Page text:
Coyne on Evolutionary Psychology: It’s All Our FaultPublished 17 January, 2011
Jerry Coyne, who I recently blogged about, has had a few more things to say about evolutionary psychology in a post that addressed two articles that came out recently, one by David Brooks in The New Yorker and the other by Jesse Bering at Slate.
On this occasion, Coyne blasts the discipline because people in the press aren’t reporting on it properly. Writing about the Brooks piece, he says: “I worry that one-off results were being presented as solid findings of evolutionary psychology—uncontestable results of science.”
Not only that, but this, apparently, is our fault.
Every time I write a piece like this, one that’s critical of evolutionary psychology, I get emails from its practitioners, chewing me out for being so hard on their field. And my response is always the same: I’ll stop being so hard on your field when you guys start being more critical yourselves. If you policed your own discipline better, I wouldn’t have to.
I’m not sure how to read that other than somehow we’re supposed to be “policing” the use and portrayal of our discipline by journalists. He’s saying it’s our fault that Brooks is making strong claims based on research in evolutionary psychology.
With respect, that’s just absurd; we can’t control what Brooks, or any other journalist, writes. Not only that, but Brooks wasn’t even writing about findings in evolutionary psychology. I went back to the paper Coyne is worried about in Brooks’ piece. It’s about some research showing that if you gather sweat from people watching a horror movie or a comedy, people can tell, above chance, which is which. Not only do the authors of the article make no functional claims at all, their conclusion is pretty darn conservative: “We do not claim that our subjects identified the specific Happy and Fearful emotions…Our study is, however, the first to indicate that human body odors may change with the emotional states of the odor donors and that such changes can be identified olfactorily.” Their claim is purely one about the data, not about function. And certainly the authors don’t self-identify as evolutionary psychologists. What, exactly, have we done wrong here? Our field is responsible for a journalist reporting on a paper published in Perceptual and Motor Skills by researchers who study olfaction?
In any case, the bulk of Coyne’s post is about Bering’s blog entry about the possibility that women have anti-rape adaptations.
Again, his critique is focused on the strength of the arguments. He worries that Bering has presented the data without sufficient reservations. He seems to be saying that when you write in these sorts of venues, you ought to be appropriately cautious about the research and claims.
I agree; you should be careful about presenting others’ work. But there is a certain irony here. In this piece, Coyne says that Thornihill and Palmer in their book, A Natural History of Rape, claim that “the human brain contains an evolved “rape module”: a neuronal circuit that impels men to subdue and copulate with women when they can get away with it.” In the book, while they discuss evidence regarding the hypothesis that there might be adaptations for rape, they take exquisite care to distance themselves from a “rape module” assertion, writing that “whether rape is an adaption or byproduct cannot yet be definitively answered” (p. 84). (As an aside, the word “module” appears only once in the book, in the context of a piece by Mike Gazzaniga.)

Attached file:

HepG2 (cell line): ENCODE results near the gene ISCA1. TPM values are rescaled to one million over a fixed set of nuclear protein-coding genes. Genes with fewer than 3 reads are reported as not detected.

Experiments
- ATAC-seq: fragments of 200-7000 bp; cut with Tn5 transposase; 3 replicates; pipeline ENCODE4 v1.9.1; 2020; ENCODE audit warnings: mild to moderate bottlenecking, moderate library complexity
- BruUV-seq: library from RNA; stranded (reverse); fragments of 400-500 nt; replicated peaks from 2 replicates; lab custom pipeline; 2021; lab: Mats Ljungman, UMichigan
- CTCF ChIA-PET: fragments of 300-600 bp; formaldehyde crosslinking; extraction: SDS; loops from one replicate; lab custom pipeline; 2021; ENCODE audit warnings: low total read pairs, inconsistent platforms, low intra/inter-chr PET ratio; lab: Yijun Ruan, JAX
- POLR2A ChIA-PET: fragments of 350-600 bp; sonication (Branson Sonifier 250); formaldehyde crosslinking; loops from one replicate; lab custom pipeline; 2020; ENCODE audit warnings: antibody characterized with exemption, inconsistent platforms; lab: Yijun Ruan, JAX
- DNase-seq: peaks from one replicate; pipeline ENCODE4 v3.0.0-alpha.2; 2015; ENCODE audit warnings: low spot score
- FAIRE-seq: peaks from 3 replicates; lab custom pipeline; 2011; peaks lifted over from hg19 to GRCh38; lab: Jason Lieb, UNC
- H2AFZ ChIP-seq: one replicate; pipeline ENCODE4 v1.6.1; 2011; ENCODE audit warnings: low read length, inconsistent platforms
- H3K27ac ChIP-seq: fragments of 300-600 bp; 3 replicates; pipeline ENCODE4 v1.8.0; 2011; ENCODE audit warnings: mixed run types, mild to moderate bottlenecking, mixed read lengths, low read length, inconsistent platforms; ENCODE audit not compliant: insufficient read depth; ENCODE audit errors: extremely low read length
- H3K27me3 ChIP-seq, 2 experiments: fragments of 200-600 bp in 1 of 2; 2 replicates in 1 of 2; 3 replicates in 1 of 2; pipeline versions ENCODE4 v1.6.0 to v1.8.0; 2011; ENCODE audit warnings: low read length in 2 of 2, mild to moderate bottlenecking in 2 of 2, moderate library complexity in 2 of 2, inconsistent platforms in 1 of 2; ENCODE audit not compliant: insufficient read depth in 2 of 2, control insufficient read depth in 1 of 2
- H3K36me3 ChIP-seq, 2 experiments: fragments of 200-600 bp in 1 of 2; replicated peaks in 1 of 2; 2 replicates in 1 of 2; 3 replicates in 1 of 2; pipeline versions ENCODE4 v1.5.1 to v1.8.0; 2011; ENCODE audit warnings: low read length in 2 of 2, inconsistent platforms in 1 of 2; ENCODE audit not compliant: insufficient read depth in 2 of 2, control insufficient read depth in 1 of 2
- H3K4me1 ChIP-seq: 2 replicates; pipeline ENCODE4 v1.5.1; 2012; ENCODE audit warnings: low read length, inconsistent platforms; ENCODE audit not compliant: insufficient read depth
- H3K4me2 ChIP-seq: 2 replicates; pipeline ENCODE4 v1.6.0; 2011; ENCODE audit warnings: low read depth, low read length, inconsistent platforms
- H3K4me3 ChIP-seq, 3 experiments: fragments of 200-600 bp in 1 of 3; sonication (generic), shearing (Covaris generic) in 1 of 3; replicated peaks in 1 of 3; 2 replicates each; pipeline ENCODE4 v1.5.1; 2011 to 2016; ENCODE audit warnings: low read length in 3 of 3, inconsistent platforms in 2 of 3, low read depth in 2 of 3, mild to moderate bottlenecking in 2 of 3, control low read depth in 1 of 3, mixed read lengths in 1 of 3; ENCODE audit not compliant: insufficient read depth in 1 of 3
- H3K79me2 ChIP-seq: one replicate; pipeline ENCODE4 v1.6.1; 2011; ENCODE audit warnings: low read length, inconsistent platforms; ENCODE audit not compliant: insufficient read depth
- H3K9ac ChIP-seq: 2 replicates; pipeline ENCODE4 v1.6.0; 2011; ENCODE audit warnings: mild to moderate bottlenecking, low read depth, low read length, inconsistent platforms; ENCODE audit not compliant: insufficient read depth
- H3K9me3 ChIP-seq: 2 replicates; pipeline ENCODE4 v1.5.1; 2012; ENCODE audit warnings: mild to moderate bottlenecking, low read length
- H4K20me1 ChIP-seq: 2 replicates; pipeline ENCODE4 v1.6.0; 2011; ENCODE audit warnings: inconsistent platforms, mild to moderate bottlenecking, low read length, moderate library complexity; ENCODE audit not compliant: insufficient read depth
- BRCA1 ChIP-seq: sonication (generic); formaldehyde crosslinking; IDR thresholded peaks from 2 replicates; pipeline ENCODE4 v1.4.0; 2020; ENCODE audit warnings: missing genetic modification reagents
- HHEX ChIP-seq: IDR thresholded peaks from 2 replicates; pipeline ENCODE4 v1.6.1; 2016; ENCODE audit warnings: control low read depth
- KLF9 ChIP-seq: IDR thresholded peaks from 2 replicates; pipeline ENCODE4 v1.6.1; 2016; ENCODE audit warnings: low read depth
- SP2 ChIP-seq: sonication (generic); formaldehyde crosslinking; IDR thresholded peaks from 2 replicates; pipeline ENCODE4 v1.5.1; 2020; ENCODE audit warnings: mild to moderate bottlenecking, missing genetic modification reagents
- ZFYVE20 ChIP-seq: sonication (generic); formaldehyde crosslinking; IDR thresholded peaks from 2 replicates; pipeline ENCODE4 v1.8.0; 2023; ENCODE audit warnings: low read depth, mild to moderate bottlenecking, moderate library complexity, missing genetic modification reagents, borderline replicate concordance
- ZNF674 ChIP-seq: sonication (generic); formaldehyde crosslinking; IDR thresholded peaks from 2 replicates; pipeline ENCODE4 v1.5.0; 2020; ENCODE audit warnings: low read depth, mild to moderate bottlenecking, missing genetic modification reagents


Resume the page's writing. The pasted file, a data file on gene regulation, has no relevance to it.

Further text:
But this isn’t the first time Coyne has addressed this issue. He wrote a review of Thornhill and Palmer’s book in The New Republic. I don’t think I can do better than Tooby and Cosmides did in their reply to this review, which I very strongly recommend. It contains helpful advice to Coyne, such as the idea that he “needs to reacquaint himself with such scientific basics as a commitment to be factually accurate rather than to originate falsehoods.”
In any case, it seems odd that Coyne would take evolutionary psychology to task for not “policing” the mainstream press and the blogosphere. Given the press coverage of the recent findings regarding arsenic, should we condemn the field of biology? Why is evolutionary psychology to blame when Brooks writes a piece drawing on work by people who aren’t even evolutionary psychologists who don’t even make any claims recognizable as evolutionary psychology? I find that very peculiar.
Coyne does make one substantive criticism of the discipline. He says that there is an “ascertainment bias,” saying that “If you find a result that comports with the idea that a trait is “adaptive,” it gets published. If you don’t, it doesn’t. That leads to the literature being filled with positive results, and gives the public a false idea of the strength of scientific data supporting the evolutionary roots of human behavior.” Given that Coyne is so concerned with strong unsubstantiated claims in blogs, I was shocked — shocked! — to find that this very bold assertion about what does and doesn’t get published was offered without even a whiff of a hint of evidence in support. (I hold aside here the confusion that the agenda has to do with showing that traits are “adaptive.”)
Anyway, it’s hard to know why Coyne dislikes evolutionary psychology so much, to the point of faulting the field for a journalists’ portrayal of research on smell. In wondering about this issue, Tooby and Cosmides, in their reply to his review, wrote: “Whatever the sources of hostility to evolutionary psychology, an evenhanded concern with falsifiability and research quality isn’t it.”
So, as for the true source of his hostility, as always, I remain mystified but very curious.